Trust Management: Another Run at This?

Mac McConnell send a link to this in a comment to Derek; thought it might be worth a post of its own.

Trust Management: A New Approach

Triggered by the expiration of the Secure Rural Schools Act on September 30, the public land management problems discussed earlier on this website have reached critical mass.

The House Natural Resources Committee and several member of Congress are drafting legislation that could radically change the way the Nation manages its public lands and fulfills its obligation to local governments and schools whose welfare depends on these lands. A number of alternatives are being considered: too many and too rapidly changing to be discussed individually here. The linked PowerPoint on Trust Management – A New Approach is an amalgam of these ideas, modified and with added new ones, that presents one alternative for the future management for Forest Service and possibly other federally managed lands.

To view the PowerPoint, right click and open this link in a new window (first you need to go to this site).
Sharon’s note: It seems to me that this idea has been around several times in the past 40 years or so I’ve been in this business. That’s one of the things I like about our bizniz, you learn something once (say, Earth Island and CE’s for bike races) and you get to apply that knowledge again (Sequoia Forestkeepers).

6 thoughts on “Trust Management: Another Run at This?”

  1. I’ll take the bait Jim resisted. In my opinion ‘fiduciary trusts’ only work well where revenue enhancement is the main objective, and not always then. I have yet to see a case where they make sense to me for multiple use/environmental stewardship on federal lands that are already set up in trust for the American people via multiple laws. That doesn’t mean that we ought not to be afraid that this Congress might actually like the idea of trusts, or might succumb to renewed pressures to transfer the lands to the states to manage or sell or whatever.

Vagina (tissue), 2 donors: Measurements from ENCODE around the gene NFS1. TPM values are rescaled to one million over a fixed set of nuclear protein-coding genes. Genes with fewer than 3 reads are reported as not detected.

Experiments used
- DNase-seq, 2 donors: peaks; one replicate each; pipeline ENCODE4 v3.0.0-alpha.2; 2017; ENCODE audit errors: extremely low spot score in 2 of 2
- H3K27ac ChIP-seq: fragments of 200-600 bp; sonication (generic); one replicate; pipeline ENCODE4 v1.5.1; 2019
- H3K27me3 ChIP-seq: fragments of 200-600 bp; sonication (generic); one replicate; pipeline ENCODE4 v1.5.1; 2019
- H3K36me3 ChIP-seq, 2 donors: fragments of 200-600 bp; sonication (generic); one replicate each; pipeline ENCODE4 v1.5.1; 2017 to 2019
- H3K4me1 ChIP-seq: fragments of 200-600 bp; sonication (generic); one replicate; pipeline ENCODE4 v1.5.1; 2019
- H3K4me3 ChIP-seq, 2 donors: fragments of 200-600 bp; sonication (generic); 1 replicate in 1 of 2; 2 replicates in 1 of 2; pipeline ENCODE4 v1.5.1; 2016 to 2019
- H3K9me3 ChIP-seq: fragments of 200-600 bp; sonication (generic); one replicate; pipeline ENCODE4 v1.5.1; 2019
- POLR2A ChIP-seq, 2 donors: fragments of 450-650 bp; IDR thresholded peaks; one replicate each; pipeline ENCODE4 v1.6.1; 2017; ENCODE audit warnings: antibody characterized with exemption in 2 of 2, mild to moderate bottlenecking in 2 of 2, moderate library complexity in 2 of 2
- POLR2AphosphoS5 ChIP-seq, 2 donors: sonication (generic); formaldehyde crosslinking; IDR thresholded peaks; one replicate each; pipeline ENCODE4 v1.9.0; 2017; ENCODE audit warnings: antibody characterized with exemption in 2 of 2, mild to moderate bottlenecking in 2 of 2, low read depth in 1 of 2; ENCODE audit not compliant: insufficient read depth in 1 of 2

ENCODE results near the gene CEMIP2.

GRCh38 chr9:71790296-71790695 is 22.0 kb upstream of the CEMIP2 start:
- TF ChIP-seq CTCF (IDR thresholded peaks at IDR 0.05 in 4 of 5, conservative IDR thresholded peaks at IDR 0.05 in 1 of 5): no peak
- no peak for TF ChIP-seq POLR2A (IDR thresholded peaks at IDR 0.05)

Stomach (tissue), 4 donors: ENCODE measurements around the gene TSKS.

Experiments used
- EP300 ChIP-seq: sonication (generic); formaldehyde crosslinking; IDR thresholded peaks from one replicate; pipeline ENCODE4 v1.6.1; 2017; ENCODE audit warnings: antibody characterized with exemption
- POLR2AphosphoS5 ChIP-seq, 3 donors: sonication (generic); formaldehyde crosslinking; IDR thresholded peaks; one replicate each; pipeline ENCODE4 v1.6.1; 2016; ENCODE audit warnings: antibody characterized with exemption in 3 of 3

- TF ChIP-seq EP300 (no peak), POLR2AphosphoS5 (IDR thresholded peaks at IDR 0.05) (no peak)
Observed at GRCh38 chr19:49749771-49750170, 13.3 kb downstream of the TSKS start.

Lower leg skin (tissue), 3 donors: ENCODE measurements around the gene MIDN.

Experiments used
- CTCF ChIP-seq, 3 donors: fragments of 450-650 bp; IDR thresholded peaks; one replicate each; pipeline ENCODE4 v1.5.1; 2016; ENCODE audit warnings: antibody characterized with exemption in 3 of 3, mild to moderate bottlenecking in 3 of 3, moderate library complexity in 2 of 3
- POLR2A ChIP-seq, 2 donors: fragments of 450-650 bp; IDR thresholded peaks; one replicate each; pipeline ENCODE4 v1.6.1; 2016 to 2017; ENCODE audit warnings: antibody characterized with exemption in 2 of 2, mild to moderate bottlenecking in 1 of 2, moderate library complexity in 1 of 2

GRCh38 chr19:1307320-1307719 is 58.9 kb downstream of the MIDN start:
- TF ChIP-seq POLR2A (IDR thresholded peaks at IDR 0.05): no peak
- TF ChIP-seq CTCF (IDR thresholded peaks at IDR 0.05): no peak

PS.. Utah’s Governor Herbert just signed one of the bills to transfer public lands to the state of Utah today, as highlighted in this post:

  2. The hardly “new” theme here and in Utah is that some lands are really only good for timber (or perhaps other resource) production.

    I took a look at the power point yesterday but don’t see a link today.

    Update: I found it at

    In Mac’s proposal, the trust lands would be exempt from NFMA so multiple uses would be optional. The focus would be on the “highest and best use.” I think that was a new concept about 200 years ago.

    • The concepts of “highest and best” could be differently interpreted by many. In fact, some might argue that that’s what happens through our own haphazard and somewhat random system..

      • To a real estate appraiser it would mean: “The reasonably probable and legal use of property, that is physically possible, appropriately supported, and financially feasible, and that results in the highest value.”
        Traditionally, that would not include carbon sequestration, water quality, wildlife habitat, etc.


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